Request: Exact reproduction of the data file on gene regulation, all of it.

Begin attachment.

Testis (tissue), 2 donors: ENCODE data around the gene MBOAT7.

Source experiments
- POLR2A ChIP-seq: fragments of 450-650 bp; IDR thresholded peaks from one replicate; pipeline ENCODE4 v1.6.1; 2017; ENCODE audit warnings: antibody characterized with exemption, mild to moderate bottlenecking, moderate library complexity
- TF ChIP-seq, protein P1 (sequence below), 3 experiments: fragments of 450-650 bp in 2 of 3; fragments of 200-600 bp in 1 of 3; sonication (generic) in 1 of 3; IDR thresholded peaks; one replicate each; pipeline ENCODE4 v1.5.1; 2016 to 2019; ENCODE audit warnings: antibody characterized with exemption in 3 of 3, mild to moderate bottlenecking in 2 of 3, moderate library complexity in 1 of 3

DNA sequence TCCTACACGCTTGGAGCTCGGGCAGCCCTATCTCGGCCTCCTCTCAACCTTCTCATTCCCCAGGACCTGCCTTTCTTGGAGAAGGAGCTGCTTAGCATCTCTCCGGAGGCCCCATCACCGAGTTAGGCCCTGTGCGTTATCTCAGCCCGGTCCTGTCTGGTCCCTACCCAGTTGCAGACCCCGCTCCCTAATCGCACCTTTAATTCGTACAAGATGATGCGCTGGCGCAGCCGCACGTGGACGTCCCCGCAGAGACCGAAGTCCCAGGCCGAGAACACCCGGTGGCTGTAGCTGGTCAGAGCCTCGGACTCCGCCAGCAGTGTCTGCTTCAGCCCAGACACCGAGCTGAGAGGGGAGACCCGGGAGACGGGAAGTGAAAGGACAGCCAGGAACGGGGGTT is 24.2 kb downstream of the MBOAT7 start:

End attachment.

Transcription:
Testis (tissue), 2 donors: ENCODE data around the gene MBOAT7.

Source experiments
- POLR2A ChIP-seq: fragments of 450-650 bp; IDR thresholded peaks from one replicate; pipeline ENCODE4 v1.6.1; 2017; ENCODE audit warnings: antibody characterized with exemption, mild to moderate bottlenecking, moderate library complexity
- TF ChIP-seq, protein P1 (sequence below), 3 experiments: fragments of 450-650 bp in 2 of 3; fragments of 200-600 bp in 1 of 3; sonication (generic) in 1 of 3; IDR thresholded peaks; one replicate each; pipeline ENCODE4 v1.5.1; 2016 to 2019; ENCODE audit warnings: antibody characterized with exemption in 3 of 3, mild to moderate bottlenecking in 2 of 3, moderate library complexity in 1 of 3

DNA sequence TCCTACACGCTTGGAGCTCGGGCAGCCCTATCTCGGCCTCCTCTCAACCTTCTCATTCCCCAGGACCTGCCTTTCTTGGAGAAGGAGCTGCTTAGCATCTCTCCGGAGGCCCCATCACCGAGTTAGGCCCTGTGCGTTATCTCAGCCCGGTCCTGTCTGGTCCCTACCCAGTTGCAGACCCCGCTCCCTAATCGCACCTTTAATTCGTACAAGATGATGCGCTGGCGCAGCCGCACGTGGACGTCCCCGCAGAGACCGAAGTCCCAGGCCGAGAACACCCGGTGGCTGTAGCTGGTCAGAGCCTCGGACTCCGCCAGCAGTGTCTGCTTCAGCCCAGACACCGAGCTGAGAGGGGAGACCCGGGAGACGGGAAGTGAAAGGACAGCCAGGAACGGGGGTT is 24.2 kb downstream of the MBOAT7 start: